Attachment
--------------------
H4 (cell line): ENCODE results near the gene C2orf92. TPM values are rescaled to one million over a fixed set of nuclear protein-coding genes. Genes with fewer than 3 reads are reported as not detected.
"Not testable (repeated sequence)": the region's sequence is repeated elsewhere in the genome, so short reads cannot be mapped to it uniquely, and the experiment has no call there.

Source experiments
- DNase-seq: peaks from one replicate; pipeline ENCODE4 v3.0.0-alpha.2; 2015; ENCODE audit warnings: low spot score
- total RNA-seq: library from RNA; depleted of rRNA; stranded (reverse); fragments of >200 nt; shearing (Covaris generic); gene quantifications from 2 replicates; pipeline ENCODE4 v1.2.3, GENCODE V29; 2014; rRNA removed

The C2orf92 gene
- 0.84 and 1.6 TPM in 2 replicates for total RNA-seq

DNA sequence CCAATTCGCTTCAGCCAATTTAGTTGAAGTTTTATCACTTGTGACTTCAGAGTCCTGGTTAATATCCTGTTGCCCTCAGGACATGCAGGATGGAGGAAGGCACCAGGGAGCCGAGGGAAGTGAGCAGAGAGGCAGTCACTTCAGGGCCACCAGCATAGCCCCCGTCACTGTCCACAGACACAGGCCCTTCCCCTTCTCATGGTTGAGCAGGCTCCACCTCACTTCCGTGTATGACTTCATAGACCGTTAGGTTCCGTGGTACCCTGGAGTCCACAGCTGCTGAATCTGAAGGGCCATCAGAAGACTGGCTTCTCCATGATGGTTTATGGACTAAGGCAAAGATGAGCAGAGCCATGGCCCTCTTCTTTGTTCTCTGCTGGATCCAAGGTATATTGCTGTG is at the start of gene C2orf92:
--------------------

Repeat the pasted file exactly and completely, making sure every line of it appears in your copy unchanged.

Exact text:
H4 (cell line): ENCODE results near the gene C2orf92. TPM values are rescaled to one million over a fixed set of nuclear protein-coding genes. Genes with fewer than 3 reads are reported as not detected.
"Not testable (repeated sequence)": the region's sequence is repeated elsewhere in the genome, so short reads cannot be mapped to it uniquely, and the experiment has no call there.

Source experiments
- DNase-seq: peaks from one replicate; pipeline ENCODE4 v3.0.0-alpha.2; 2015; ENCODE audit warnings: low spot score
- total RNA-seq: library from RNA; depleted of rRNA; stranded (reverse); fragments of >200 nt; shearing (Covaris generic); gene quantifications from 2 replicates; pipeline ENCODE4 v1.2.3, GENCODE V29; 2014; rRNA removed

The C2orf92 gene
- 0.84 and 1.6 TPM in 2 replicates for total RNA-seq

DNA sequence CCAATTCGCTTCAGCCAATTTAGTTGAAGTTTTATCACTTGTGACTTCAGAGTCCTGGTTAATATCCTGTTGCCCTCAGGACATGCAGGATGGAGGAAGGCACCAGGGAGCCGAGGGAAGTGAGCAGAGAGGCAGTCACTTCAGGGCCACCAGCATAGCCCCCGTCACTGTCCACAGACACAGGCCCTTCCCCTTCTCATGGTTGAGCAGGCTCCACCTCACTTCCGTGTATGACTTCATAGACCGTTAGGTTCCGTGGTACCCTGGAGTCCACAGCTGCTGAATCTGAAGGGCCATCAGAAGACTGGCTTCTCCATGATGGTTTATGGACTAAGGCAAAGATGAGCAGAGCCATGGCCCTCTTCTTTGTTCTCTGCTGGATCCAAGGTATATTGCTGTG is at the start of gene C2orf92: